I concur!
 

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Hi Guys, Do what ever you want for the plates. The Hyde plates just work better plus I think they wear the grooves less. Maybe because they have 2 more plates, or... is it Hyde drags less so has less sideways friction in grooves?

In any case oil is very important to good clutch operation. Very important!

Regarding chain wheel & drum groove wear. Here is the parts on the '69 Bonnie. This set has covered about 18,000 miles.

Minimal wear on grooves. Mobil1 v-twin oil in primary. Hyde plates. The bike is ridden on many longer rides. Usually 60-200 miles. Not slow poking, but ridden gently. No wheelies or burning rubber. Primary oil changed every 1000 miles.

You can see the shape of small Hyde friction pads on chain wheel. The pads are small & thin, but they grip & wear well. Free very easily. Also you can back off the springs a turn or so which gives less lever effort.

Regarding the front sprocket, I didn't say replace it. I said inspect it along with the chain. Reuse if good.

Here's the photos of '69 Bonnie clutch.
Don
 

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Hi,

When I drained the primary it seemed very low on oil.
Should I be removing everything in the primary
As the thread's progressed, I'm guessing you now know the answer ... :)

The alternator could have as little as 8 thou. between rotor and stator, and the rotor is magnetic, so it makes sense to look at both surfaces and ensure they're free from any debris.

With the stator removed, you can also check your engine didn't get the 'tuning' that was fashionable at one time, that joined primary and crankcase. It involved removing the drive-side crankshaft oil seal, drilling one or more small holes through the primary/crankcase 'wall' in about the four o'clock position behind the stator and fitting a breather in place of the primary filler. Then, years later, as 'standard' became fashionable, aftermarket primary breathers were discarded and crankshaft seals replaced ... but small holes in the crankcase missed ... :Darn

When you reassemble, 8 thou. minimum clearance between rotor and stator all the way 'round is both achievable and important.

Mobil1 v-twin oil in primary.
Note the OP's bike is a '68, which shouldn't need engine oil in the primary?

Hth.

Regards,
 

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I was also using ATF and stock plates in my clutch with no ill effects but have to agree, this clutch basket looks extraordinary.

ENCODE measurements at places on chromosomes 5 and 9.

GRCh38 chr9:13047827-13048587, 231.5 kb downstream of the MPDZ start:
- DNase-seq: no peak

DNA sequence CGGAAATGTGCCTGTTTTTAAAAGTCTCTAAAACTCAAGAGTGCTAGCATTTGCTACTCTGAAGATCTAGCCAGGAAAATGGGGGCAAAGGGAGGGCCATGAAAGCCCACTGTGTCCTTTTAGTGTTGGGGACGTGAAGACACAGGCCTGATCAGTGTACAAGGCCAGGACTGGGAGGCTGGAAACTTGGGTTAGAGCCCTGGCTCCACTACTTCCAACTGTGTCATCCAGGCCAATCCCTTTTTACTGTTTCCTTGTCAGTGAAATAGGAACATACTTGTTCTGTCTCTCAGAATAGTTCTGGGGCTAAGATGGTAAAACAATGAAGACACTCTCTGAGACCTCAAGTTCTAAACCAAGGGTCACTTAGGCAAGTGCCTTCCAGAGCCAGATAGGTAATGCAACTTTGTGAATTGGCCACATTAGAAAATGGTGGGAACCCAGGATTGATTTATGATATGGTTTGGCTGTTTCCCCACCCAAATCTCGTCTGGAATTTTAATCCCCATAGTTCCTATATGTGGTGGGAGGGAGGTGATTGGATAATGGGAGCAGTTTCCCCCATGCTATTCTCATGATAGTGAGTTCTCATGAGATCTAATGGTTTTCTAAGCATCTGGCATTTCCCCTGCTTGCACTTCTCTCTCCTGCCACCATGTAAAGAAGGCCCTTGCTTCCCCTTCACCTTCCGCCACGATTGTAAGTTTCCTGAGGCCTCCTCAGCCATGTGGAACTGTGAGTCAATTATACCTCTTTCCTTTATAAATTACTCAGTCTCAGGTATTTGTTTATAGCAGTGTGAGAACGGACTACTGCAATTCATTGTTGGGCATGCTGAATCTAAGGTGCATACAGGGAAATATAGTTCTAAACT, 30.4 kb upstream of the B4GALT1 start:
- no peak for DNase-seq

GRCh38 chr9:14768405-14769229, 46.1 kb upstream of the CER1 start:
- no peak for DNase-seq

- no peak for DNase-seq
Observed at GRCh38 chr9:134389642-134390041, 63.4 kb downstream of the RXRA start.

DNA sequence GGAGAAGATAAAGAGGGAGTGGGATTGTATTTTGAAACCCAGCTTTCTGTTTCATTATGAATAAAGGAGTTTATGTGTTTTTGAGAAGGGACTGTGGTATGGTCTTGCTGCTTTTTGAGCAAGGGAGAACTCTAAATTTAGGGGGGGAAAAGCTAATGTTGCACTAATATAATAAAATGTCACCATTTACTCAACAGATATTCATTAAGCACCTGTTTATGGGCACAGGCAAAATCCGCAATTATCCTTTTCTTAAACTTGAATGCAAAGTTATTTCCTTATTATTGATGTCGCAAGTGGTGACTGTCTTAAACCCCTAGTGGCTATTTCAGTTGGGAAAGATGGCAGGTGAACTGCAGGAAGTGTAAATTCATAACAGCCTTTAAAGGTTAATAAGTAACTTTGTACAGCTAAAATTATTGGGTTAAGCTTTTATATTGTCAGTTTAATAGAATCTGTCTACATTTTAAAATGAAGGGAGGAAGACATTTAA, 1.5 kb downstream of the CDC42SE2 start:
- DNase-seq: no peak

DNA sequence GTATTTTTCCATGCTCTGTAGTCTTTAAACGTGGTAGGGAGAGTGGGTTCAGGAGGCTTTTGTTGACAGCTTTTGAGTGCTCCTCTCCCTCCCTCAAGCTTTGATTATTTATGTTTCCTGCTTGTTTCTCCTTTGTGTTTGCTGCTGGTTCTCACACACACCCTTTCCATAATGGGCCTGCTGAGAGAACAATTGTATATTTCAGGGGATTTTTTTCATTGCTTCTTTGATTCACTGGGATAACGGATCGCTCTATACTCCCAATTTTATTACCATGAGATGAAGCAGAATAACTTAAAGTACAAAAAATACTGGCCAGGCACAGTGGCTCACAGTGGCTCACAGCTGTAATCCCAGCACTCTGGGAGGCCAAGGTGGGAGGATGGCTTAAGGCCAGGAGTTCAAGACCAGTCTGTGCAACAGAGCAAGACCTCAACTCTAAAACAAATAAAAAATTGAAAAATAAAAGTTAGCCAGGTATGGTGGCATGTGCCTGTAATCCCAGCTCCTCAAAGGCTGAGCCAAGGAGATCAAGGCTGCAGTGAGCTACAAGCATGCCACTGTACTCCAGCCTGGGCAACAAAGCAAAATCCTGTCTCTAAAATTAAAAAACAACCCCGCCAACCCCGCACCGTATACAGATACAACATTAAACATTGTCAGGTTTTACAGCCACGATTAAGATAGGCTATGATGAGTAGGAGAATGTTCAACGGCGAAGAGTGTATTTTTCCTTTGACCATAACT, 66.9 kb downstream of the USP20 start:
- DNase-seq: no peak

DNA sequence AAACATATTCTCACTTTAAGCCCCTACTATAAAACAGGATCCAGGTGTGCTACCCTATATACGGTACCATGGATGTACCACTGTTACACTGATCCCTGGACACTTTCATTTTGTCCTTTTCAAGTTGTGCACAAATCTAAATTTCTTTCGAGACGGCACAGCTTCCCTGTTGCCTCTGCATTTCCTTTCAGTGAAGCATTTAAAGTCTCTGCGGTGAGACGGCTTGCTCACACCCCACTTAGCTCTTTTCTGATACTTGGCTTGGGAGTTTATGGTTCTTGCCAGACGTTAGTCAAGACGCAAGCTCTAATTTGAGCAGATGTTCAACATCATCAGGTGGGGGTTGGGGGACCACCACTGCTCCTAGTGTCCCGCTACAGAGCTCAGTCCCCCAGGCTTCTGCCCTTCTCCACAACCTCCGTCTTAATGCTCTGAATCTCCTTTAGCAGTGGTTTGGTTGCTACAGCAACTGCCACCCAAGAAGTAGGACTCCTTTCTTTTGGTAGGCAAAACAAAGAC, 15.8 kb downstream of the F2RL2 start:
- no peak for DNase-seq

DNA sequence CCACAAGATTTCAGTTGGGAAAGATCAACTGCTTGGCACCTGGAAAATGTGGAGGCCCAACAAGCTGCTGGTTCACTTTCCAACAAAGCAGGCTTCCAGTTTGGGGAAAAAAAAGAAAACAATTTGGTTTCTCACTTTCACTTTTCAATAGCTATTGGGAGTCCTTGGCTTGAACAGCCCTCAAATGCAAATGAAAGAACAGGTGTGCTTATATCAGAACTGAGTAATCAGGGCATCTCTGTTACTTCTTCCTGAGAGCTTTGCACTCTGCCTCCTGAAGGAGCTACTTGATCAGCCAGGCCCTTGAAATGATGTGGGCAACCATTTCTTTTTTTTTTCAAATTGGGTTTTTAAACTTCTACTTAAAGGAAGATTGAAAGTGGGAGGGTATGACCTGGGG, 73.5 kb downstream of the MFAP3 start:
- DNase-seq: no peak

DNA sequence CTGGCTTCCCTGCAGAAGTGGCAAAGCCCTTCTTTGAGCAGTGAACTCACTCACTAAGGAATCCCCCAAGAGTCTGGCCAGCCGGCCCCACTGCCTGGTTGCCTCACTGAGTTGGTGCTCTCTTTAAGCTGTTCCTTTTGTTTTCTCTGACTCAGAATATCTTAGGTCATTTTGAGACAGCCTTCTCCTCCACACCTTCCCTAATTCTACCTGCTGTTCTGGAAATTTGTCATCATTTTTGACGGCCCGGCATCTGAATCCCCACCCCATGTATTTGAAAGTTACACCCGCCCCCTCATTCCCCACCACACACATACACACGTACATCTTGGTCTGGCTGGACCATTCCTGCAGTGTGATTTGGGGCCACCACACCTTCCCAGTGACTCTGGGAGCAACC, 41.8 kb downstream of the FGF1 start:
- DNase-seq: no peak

Was it original part or aftermarket ?
What's a difference in price between stock and Hyde plates ?
 

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For 18,000 miles,that clutch does look very good.My own does last a fair time given its regular oil changes and checks.My bike is ridden very hard and often with a pillion so it does work hard.
 

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Hi Stuart, I'm quite aware the primary doesn't share engine oil. Done some experiments on different oils.

Was running Torco primary oil. Worked ok, about like the old straight 20w from the early 70s. No slip, didn't free all that well.

Then used ATF F O'reilly's auto parts house brand. It freed well, no slip, but tended to be jerky/grabby on take off.

From the good results with Mobil1 v-twin 20-50 with oil in frame bikes, decided to use it in the '69 Bonnie. It worked quite well. Frees as easy as ATF, yet smooth on take off, no slip. This is with either stock or 7 plate clutch.

Others in the club have experimented with the v-twin with good results.

My hunch is v-twin may give better wear for grooves & chain. Will take another 20k miles or so to see it that is the case.

On the other hand regarding ATF different brands of ATF F or Dexron for that matter can have a large effect on the jerking at take off. At work doing services on automatic transmissions. Merceds brand, Penzoil, Shell all worked good. This was from either Dexron III or ATF 134. We tried Chevron & Mobil. These proved very jerky/harsh durning shifts. Customers were very angry. Changing back to the known good ATF cured problems in only 5 miles.

Back to the bikes, V-twin oil is about the same price as the good ATF. So my reason is possible better wear.

Don
 

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Hi Guys, Do what ever you want for the plates.
Thanks for your permission.

And you have my permission to spend as much money on aftermarket plates that you feel you need to get get your clutch to "work better". I'll stick to just adjusting the clutch properly. It's worked on my bike since 1972.